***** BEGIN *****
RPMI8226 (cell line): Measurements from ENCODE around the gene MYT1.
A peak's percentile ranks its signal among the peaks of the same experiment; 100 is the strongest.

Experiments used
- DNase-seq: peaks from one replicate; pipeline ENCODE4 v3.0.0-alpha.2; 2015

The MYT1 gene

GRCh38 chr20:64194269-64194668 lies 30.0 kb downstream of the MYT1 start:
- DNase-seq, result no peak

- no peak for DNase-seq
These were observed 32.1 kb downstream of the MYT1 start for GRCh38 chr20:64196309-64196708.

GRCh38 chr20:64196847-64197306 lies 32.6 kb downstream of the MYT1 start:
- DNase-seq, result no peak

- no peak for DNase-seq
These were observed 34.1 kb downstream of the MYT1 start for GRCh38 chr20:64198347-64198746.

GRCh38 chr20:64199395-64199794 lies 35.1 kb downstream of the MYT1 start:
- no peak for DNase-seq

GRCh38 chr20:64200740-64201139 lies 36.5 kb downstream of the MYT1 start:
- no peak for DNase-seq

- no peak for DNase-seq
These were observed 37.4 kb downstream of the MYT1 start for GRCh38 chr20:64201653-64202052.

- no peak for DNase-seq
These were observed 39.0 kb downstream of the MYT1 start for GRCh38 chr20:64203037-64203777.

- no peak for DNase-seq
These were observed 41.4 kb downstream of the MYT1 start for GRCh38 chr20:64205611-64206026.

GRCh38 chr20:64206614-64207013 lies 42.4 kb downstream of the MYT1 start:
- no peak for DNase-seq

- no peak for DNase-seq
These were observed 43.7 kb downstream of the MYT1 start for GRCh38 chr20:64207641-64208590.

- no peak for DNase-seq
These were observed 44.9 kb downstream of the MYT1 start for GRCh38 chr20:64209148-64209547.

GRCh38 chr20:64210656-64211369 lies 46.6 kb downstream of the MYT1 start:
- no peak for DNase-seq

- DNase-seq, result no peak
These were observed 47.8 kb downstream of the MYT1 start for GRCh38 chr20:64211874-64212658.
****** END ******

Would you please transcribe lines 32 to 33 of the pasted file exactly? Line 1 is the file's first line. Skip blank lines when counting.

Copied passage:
- DNase-seq, result no peak
These were observed 47.8 kb downstream of the MYT1 start for GRCh38 chr20:64211874-64212658.